So we had an earthquake.

We’re all fine here, no one was hurt and nothing fell over in the house but a Pez dispenser. Nonetheless I’m going to be calling a building inspector to check out the house because there’s cracks in the foundation and I can’t remember if they were there before or not, and there’s definitely spaces that have appeared between the boards in the siding that weren’t there before.

The epicenter was 30-40 miles south of the Manor and I’m hearing reports from friends further south that some houses were pretty much destroyed. Meanwhile, some people on the west coast apparently think it’s hilarious when people get scared after a once in a century event that destroys homes. I can’t tell you how deeply angry and disgusted I am with that kind of response. We don’t build for earthquakes here; the last one this big was in 1897.

I’m pretty scared myself, because if there was significant damage to the house we’re potentially looking at a second mortgage to repair it. Fingers are crossed that the damage was only cosmetic and we can patch it up with some caulk and some paint. Of course, I guess being scared of what kind of damage to my totally not-earthquake-ready home might have been done makes me a big wuss worthy of being mocked, right? Right? It’s just hi-freakin-larious.

Right.

Comments (5) | Life at the Manor — Andrea @ 1816 on 23 August, 2011

5 Responses to “So we had an earthquake.”

  1. Helena
    2047 on August 23rd, 2011

    Glad you’re okay. Will send good thoughts about the house.

  2. lauredhel
    2115 on August 23rd, 2011

    Glad you’re ok also. And yeah, the hi-larious thing can get annoying. Like… I feel like we “shouldn’t complain” about our so-called record cold snaps that involve the temperature getting down below 5 C for a couple or three weeks. But in a place where many homes have no heating, this is pretty significant for people in poverty who are unwell, disabled, elderly, very young.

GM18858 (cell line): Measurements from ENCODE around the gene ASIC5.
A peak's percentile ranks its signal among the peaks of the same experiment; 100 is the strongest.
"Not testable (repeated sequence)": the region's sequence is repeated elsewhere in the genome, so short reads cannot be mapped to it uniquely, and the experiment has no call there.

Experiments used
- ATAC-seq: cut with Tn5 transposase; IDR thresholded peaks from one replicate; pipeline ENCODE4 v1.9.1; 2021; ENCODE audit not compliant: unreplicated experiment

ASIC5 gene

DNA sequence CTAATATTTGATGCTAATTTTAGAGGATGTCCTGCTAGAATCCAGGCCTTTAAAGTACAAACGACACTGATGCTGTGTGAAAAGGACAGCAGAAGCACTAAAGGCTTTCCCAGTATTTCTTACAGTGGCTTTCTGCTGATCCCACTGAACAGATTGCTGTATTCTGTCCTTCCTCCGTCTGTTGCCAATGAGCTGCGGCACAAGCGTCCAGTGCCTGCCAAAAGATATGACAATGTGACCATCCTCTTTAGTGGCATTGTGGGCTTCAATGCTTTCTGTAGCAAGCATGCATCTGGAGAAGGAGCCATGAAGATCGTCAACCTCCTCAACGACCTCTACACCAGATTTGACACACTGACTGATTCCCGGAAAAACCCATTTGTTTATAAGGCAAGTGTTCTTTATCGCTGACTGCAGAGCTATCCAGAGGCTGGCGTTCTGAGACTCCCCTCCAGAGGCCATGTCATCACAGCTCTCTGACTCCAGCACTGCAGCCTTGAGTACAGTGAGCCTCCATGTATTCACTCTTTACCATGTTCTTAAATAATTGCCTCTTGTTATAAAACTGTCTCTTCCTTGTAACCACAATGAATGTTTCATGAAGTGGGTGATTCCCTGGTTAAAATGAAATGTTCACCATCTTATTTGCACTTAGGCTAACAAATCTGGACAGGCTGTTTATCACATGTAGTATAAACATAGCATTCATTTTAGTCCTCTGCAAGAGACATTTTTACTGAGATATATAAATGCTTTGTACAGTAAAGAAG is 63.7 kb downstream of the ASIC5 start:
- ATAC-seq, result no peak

(And yeah, I know we laugh at “heat waves” of thirty piddling degrees… but ultimately the same applies, where you don’t have ventilation and ceiling fans and people don’t know how to dress appropriately, and so on.)

  3. Lisa
    2344 on August 23rd, 2011

    So glad to hear that you’re okay! Earthquakes are uniquely terrifying in that you can’t predict them. Hopefully there won’t be many aftershocks. During the 1994 Northridge quake I escaped my destroyed apartment with my kitten and my purse. It took a long time to be able to sleep through the night again.

    I hope the damage is only cosmetic. If it isn’t, there may be a FEMA program with long term, low interest loans.

  4. JackAndAHat
    0224 on August 24th, 2011

    I tend to want to slap those people. I argue with them every year – people going “OMG, -10 ISN’T COLD! Come back when it’s -30.” No, I’m sure it isn’t… when that’s normal, and your houses are built for it. When you’re living in an *unheated room* with a gap by the window, it’s damn near lethal.

    People don’t seem to get that you build for whatever your location’s average is – we don’t have air conditioning either, because we didn’t used to (when everything was being set up) get “that warm”. Now we do, but without the stuff to cope with it.

    I’m glad everyone’s OK, and I hope the cracks were there before.

  5. Selma
    1944 on August 26th, 2011

    I’ve not experienced an earthquake in my lifetime, and I hope I never do! The unpredictable aspect is so unsettling. All of our natural disasters in the midwest are generally predictable with reasonable lead time. Tornadoes have the least amount of lead time, but 90% of houses here have basements, and as such, built in shelters.

    I hope the damage to the Manor is only superficial. Watch out for fly by night-make-a-quick-buck contractors.

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